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iOS 8Now that Apple’s WWDC keynote is over, reasonably technical iOS users are faced with the annual temptation: should they sign up for an iOS developer program membership and install the iOS 8 beta on their daily-use iOS devices?

Here’s the short answer: no.

Other tech companies like Google have taken to releasing roughly finished products to consumers for early testing under the beta label before. But the version of iOS 8 available to developers today is truly a beta: pre-release software, complete with serious bugs. Here are some past problems users have reported:

  • Certain third- or even first-party apps will crash in strange places, or stop working entirely. Meanwhile, developers won’t be able to release a new version of their app that uses features in iOS 8 until after Apple releases the OS to the public. That means some bugs will go unfixed until this fall.
  • The system will crash at inopportune times.
  • Users will need to install a new version of the beta a few days after Apple releases it to developers, and devices that don’t get the update in time will cease to function.
  • Updates will introduce bugs that cause users to lose data, including contact information.
  • The usual channels Apple has available to help users with problems on their iOS devices will be closed to beta users. In all likelihood, the Genius Bar won’t help iOS 8 beta users figure out what’s wrong with their device, in part because they may not have received taining on it before.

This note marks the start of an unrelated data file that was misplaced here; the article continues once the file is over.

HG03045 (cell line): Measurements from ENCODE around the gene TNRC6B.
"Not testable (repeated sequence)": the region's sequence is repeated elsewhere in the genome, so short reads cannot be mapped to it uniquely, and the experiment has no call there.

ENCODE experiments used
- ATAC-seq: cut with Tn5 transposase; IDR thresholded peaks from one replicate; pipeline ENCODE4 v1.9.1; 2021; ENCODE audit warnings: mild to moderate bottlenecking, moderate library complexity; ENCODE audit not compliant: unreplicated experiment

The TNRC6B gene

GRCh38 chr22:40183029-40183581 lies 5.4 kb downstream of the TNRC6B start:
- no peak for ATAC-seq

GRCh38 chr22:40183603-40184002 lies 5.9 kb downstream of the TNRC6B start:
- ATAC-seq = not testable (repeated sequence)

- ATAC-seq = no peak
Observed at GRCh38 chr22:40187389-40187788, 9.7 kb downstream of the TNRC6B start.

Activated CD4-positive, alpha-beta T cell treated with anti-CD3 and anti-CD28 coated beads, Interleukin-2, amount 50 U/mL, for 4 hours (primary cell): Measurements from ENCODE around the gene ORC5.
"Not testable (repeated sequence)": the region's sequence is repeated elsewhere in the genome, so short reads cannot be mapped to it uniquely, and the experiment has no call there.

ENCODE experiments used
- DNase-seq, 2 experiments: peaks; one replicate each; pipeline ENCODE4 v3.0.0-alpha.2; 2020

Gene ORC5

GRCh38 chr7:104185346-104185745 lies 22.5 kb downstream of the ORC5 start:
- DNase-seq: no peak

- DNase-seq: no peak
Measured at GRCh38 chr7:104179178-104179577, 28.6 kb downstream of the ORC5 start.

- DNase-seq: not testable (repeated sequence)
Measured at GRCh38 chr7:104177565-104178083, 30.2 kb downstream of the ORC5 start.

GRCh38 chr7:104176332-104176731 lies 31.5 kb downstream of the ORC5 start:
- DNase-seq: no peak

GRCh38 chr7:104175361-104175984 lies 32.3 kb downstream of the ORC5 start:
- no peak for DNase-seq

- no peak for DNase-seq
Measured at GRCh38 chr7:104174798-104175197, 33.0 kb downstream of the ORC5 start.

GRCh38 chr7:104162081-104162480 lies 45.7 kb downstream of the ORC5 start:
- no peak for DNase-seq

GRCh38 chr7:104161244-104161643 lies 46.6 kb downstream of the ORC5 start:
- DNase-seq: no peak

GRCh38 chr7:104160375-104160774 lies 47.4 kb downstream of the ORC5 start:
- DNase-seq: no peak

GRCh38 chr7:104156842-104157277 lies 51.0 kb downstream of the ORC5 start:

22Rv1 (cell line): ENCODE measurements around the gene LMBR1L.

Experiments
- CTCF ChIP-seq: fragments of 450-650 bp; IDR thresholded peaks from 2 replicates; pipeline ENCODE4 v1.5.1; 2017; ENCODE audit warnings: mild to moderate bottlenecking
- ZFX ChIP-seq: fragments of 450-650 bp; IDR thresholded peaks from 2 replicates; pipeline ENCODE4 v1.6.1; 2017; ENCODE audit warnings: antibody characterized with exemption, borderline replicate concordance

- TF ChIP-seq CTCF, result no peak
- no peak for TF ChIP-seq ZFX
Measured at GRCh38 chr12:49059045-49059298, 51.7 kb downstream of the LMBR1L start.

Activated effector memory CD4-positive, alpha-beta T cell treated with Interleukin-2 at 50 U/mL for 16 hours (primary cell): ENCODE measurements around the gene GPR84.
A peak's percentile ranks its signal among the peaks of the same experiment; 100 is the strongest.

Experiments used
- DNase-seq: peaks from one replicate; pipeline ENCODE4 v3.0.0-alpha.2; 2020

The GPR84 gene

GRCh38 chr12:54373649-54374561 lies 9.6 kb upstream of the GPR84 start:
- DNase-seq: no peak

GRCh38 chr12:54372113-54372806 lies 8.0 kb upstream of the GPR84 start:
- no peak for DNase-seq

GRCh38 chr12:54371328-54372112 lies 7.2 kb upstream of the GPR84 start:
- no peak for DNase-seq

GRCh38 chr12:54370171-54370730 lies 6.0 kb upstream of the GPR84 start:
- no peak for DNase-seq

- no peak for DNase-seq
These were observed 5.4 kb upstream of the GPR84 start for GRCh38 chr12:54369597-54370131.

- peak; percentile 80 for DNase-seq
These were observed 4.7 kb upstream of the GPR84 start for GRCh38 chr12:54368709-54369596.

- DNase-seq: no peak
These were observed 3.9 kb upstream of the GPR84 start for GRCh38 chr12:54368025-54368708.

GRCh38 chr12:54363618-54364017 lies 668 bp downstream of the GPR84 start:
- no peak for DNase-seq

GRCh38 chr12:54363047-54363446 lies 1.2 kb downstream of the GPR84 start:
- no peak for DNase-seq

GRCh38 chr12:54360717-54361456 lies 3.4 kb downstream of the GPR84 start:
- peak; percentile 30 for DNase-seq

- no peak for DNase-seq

• Devices running iOS 7.1.1 (the latest release of Apple’s current version of its mobile operating system) can’t be restored using an iOS 8 backup, meaning that users who want to downgrade from the beta will lose all the data they saved after upgrading.

iOS 8 includes a bunch of really awesome features that I’m looking forward to getting my hands on in the future. But getting early access to features like Apple’s updated Messages app and Family Sharing will cost users the stability of their iOS devices. Many developers use dedicated devices just for testing the iOS betas, and for good reason.

In the event you upgrade to the beta – despite my advice to the contrary – Ars Technica has a good guide about how to downgrade your iOS device from a beta version.

[This story has been updated to correct the length of WWDC.]

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